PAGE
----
The Journal

It sat upon his bedside table, closed,
And waiting to keep record of each day:
The silent pages still and unexposed,
A diary to come, his dossier.

He saw it every evening as he bent
To turn the lamp off, then to lie at rest,
Remembering her face, the one who’d sent
That book for musings, each still unexpressed.

He thought of how she’d looked that day, her plea,
Her face so drawn and weary from their fight . . .
“Why can’t you just communicate with me?
Please . . . won’t you open up to me tonight?”

But, he had stood, unmoved and silent there,
Unable to convey to her his heart,
And she had walked away, still unaware
How difficult it was for him to start.

The journal came after a week, not wrapped–
Her writing on the note had merely said,
“Just write them down, those words that still are trapped,
Release those noisy voices in your head.”

And so he cracked its cover late one night,
And, pen to paper, let the thoughts escape:
His hopes, his fears, his love, in black and white,
The formlessness of soul now taking shape.

A year had passed, and, then, one rainy night
He met her on the doorstep of her home,
And handed her the book, eyes shining bright–
Then disappeared into the evening’s gloam.

Today, that journal sits beside their bed,
A testament to discourse of the heart,
The quiet man whose thoughts she now has read,
Who found communication’s counterpart.


A Little Man with Power . . .

Tyrant ruler, do you figger
That you look a little bigger
With your finger on the trigger–
Cutting souls down in their prime?

Bureaucrat with new promotion,
Is this rule book all your notion?
Just a way to show devotion
To the red-tape paradigm?

Hey there, you who hurts his brother,
Beats his wife or slaps his mother,
Do you think there’s any other
Name for bullying but “crime?”

Standing over those who cower,
You’re just small and mean and sour–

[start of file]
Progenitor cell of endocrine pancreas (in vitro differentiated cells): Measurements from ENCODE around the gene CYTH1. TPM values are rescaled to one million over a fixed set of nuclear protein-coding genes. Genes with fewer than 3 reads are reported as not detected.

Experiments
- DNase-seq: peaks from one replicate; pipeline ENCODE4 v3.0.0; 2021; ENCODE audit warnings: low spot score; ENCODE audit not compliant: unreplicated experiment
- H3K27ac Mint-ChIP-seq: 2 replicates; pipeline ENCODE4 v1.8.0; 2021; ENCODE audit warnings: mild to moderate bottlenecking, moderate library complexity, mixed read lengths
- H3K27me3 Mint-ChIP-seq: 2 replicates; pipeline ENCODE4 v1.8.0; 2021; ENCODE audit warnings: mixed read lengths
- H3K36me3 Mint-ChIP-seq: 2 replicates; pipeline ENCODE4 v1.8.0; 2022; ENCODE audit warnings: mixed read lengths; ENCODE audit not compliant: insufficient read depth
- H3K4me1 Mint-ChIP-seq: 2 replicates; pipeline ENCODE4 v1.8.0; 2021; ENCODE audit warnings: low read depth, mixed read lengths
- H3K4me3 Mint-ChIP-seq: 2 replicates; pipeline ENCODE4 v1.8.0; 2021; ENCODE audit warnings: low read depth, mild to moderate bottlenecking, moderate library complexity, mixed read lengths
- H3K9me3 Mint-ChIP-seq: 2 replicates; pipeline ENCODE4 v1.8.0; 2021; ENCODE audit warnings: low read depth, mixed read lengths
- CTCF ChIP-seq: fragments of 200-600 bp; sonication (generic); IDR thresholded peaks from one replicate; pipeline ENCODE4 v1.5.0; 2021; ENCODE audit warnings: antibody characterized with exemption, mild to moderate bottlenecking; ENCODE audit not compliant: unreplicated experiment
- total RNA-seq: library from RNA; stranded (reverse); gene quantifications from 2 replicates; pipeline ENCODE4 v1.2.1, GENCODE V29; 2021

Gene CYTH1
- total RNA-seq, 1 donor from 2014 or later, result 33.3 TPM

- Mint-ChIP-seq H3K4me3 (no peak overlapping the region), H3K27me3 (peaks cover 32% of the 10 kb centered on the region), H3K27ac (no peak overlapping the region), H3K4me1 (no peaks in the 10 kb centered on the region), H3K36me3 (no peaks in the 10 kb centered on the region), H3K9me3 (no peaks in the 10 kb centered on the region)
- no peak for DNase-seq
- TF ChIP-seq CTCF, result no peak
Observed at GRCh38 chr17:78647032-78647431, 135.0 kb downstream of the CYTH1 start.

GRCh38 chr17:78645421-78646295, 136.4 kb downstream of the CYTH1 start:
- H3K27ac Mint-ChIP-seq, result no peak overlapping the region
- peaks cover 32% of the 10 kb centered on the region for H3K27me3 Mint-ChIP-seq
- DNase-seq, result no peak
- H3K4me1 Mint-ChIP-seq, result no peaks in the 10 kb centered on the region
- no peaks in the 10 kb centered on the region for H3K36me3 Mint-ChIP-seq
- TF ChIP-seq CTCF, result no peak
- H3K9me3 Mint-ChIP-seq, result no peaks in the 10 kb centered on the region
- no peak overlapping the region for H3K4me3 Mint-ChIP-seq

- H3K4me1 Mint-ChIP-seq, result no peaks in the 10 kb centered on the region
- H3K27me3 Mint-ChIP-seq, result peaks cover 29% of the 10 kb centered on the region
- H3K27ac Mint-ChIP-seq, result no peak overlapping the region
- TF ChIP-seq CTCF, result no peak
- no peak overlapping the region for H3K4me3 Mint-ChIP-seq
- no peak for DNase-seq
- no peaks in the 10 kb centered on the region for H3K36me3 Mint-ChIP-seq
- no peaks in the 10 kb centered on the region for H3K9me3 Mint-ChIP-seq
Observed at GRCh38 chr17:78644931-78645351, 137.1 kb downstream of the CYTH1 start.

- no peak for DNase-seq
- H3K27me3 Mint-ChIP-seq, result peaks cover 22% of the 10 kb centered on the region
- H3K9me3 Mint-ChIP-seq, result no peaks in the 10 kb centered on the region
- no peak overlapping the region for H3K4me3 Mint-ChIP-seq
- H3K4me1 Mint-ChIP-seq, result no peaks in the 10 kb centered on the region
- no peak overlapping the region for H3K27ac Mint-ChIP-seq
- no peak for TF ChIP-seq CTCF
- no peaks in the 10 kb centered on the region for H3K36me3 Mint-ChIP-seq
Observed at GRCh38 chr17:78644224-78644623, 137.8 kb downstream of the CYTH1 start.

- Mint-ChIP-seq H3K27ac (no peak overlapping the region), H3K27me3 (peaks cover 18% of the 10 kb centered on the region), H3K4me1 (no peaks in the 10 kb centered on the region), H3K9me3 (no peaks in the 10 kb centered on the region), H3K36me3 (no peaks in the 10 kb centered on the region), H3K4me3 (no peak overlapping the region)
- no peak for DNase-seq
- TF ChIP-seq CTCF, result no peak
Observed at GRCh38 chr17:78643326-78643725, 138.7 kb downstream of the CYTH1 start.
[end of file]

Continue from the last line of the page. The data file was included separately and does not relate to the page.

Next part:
Give a ‘little’ man some power:
He’ll abuse it ev’ry time.


Amy Foreman hails from the southern Arizona desert, where she homesteads with her husband and seven children.  She has enjoyed teaching both English and Music at the college level, but is now focused on home-schooling her children, gardening, farming, and writing. Her blog is

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12 Responses

  1. Satyananda Sarangi

    Dear ma’am, greetings!

    These poems are so beautiful. The first poem has such a touching story in it, I loved it.
    The second one is about truth and is hard hitting. Perfect poems make one’s Sunday.


  2. Helen H. Gordon

    “The Journal” is very touching, but could be shorter with less explanation. Rhyme and rhythm are excellent.
    I love the poems about tyrants and bullies. By keeping the lines short you give them real punch! Nice work!

  3. Father Richard Libby

    I enjoyed these poems, Mrs. Foreman. I always enjoy your work!

  4. James Sale

    As always some wonderful things in your poetry, Amy – and most of all, this one line: The formlessness of soul now taking shape. How profound that is as a commentary on the act of writing itself, especially of writing poetry.

  5. Amy Foreman

    Thank you, James. I always appreciate your comments! You may be interested in some thoughts I presented in an interview with Rhyme that follow that same vein: (full interview here:

    “Communication is all about form. Whenever we speak or write, we distil our indeterminate experiences and perceptions of the world into the socially-recognized forms of words, phrases, sentences, and paragraphs. If we fail to put those thoughts into words, then –barring excellent body language – those thoughts will never be comprehended by another. That’s the beauty of communication through language: one person harnesses a thought, puts it in the form of words, in the structure of a sentence; the “hearer” then reads or listens to those formed words, which are subsequently unharnessed in the hearer’s mind and heart.

    The poet who adheres to specific form and rhyme takes this normal but beautiful linguistic communication to an even deeper level: placing, with particularity, each formed word and structured phrase in such a way that the meaning is concentrated, refined, and even purified.”

  6. David Hollywood

    Very enjoyable poetry with The Journal being really touching! I always advocate everyone should read a poem a day and then the world would be a better place for us all, and The Journal exemplifies that sentiment perfectly. Thank you.


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